His departure will be less salary to worry about.
After an impressive outing at EURO 2008, Andrei Arshavin came to Arsenal highly regarded and promptly gave Arsenal a new word: Gooner. "I'm gooner," said Arshavin. The word took off like wild fire. Arsenal fans are all Gooners now.
But "nah," it's not as romantic as that; Arshavin didn't spawn the word. In fact, nobody knows really where the word came from. Arshavin did say "I'm gooner," and spawned "a million tee shirts."
Very excited, he was when he joined Arsenal in 2009 during the January transfer window, so were Arsenal fans, who now had their world-class star. The feeling all around was akin to the one after a heavy, favorite meal.
Not a few even washed it down will a glass of wine.
A nap and a dream that Wenger is the best manager in the world.
The little Russian did not disappoint. Arsenal were under siege at Anfield in an encounter with Liverpool in April of 2009.
BBC Sport reports:
Arshavin provided a lethal spearhead for Arsene Wenger's side, who were under siege for long periods but demonstrated a stunning ability to strike on the counter.
Arshavin scored four goals in this encounter—goals that will remain as memorable as his stunner against Barcelona at the Emirates, when Arsenal won at home in the 2010-11 Champion's league last 16.
In that season, Arshavin led Arsenal's assist chart. Since then, Arshavin has fallen from grace at the Emirates, with the turning point coming on January 22 when Arsenal fans booed Wenger for bringing him on for Alex Oxlade-Chamberlain in the home encounter with Manchester United.
Arshavin is on loan now. His contract is due for renewal. I do not think, however, that this will happen. More so, since Arshavin is now 30.
Wenger might happily spend the money on a new "world-class" midfielder. The names of the options are numerous.
It is often said of Nicklas Bendtner that he has extraordinary self-confidence. He believes he's one of the best strikers in the world.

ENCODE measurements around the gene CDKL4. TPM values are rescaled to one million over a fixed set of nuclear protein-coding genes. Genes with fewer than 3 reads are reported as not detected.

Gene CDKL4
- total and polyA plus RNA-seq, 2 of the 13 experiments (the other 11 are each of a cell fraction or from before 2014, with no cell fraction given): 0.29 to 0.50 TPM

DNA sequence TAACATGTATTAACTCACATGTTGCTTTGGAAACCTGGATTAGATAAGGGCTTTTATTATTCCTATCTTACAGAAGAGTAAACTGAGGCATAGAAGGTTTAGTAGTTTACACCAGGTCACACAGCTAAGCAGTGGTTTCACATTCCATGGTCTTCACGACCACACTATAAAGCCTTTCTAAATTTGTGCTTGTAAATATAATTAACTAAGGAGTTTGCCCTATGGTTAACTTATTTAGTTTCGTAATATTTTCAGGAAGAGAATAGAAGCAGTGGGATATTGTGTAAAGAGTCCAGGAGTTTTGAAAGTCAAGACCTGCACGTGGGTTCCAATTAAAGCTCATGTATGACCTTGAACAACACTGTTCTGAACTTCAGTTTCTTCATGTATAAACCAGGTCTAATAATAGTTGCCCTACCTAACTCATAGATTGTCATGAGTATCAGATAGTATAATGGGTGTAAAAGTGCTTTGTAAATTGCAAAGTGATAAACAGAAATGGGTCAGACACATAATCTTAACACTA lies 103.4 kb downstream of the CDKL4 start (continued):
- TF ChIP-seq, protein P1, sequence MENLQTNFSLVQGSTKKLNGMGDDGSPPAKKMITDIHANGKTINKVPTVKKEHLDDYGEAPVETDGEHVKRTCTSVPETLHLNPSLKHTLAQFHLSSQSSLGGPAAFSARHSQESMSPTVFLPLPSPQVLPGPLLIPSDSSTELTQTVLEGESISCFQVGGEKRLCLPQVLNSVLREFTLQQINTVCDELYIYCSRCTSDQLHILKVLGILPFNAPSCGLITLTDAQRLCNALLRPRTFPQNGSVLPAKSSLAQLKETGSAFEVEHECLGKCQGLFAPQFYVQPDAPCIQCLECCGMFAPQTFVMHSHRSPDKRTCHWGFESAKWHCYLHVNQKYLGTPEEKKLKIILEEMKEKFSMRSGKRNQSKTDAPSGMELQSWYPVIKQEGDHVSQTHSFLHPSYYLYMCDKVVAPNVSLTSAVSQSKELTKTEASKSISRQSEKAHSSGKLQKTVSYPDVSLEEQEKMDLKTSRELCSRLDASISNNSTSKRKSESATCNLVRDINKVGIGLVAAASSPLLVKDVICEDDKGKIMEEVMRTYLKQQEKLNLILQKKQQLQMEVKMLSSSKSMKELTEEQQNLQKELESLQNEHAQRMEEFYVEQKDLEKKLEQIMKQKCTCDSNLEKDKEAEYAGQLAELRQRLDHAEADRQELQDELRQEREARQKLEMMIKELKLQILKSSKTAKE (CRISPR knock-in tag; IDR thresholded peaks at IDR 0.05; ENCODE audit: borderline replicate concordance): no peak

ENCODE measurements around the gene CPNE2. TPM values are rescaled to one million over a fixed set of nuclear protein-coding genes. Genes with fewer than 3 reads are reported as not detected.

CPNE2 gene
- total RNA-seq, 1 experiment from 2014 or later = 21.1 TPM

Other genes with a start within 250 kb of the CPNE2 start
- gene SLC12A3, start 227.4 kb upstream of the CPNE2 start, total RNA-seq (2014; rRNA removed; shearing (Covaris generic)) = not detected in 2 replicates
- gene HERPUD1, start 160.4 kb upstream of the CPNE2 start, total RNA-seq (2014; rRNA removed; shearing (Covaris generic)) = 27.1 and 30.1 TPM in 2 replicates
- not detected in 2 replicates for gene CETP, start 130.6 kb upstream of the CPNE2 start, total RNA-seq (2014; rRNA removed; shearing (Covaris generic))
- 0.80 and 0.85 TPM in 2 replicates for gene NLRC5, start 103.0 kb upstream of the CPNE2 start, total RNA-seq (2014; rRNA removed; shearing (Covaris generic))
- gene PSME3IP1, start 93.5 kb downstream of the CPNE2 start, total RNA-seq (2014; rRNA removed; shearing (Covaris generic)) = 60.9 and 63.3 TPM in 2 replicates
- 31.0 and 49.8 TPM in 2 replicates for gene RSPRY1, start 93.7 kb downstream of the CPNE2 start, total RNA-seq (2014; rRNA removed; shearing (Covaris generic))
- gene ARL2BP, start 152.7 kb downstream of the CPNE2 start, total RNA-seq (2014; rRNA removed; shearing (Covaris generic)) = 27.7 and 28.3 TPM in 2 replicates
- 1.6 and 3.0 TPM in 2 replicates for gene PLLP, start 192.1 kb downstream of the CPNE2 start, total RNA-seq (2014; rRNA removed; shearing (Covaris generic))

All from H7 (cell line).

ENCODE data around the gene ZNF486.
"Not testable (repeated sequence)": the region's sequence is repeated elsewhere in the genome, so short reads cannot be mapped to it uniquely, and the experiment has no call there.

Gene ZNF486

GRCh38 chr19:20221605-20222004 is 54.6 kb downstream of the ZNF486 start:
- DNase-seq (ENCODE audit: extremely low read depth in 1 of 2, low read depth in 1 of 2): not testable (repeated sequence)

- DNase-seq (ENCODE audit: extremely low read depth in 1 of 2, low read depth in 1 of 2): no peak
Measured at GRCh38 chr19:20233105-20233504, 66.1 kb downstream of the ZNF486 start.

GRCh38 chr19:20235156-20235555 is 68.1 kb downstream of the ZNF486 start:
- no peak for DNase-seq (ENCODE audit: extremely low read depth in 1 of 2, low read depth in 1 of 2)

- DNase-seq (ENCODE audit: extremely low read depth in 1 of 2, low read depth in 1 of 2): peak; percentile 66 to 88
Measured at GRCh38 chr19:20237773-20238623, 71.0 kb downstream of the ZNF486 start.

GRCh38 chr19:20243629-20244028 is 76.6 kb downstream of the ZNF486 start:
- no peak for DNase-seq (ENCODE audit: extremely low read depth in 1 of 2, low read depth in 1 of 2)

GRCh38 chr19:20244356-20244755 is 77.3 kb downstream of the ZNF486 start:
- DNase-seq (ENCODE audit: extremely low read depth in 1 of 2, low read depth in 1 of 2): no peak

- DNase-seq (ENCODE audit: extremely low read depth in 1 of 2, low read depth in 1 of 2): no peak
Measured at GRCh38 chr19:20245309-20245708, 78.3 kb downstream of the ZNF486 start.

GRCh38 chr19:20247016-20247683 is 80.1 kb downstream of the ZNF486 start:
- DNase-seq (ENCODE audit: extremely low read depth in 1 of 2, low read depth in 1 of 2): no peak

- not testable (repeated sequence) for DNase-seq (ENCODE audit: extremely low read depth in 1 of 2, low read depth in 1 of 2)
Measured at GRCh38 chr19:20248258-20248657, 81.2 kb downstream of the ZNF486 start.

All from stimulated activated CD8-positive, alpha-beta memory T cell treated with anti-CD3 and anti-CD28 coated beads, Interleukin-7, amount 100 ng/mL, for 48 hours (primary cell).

That may be so, only the sentiment does not translate well in practice. Often let down by a heavy first touch, Bendtner is yet to fulfill his potential at Arsenal.
Marouane Chamakh, the Moroccan international, became the lead striker for Arsenal in place of Bendtner and Robin van Persie when both were out injured in the early part of the 2010-11 season.
The newly arrived player from Bordeaux did not disappoint, scoring a total of 11 goals and making eight assists in 44 appearances that season, before his form went down the drain when Robin van Persie returned from injury.
When Bendtner himself returned from injury, he came back with an indifferent form that has resulted in a loan spell at Sunderland until the end of the 2011-12 season.
He doesn't want to return to Arsenal, he has stated.
"Good luck," I believe is what Arsene Wenger would say to him. The Frenchman might be better served signing a new striker.
For those Arsenal fans who like the word "dung," Marouane Chamakh fits the bill, only it's not fair to label him so. Refer to the previous slide.
True, his form has fallen—alarmingly so—but anyone who remembers Chamakh's contribution to Arsenal in the 2010-11 season, when he led the Arsenal lines, that person would be reluctant to use this word for Chamakh.
Wenger has always maintained that Chamakh is suffering from Robin van Persie's form.
I always think of Mario Gomez when I reflect on Chamakh.
In the 2010-11 season, Gomez couldn't get a game at Bayern Munich, due to the bristling form of Miroslav Klose, and when often he came on as a substitute, he was like the Fernando Torres of now.
Gomez was on the brink of exiting Bayern Munich. He was a flop, and commentators and journalists let him know it.
Miroslav Klose got injured, and Bayern were forced to play Gomez, and pretty soon, he began scoring and has been scoring since, so much so that when Klose returned from injury, there was not place for him in the starting lineup.
Conditions had reversed.
Klose had to move to Lazio, where he's doing well.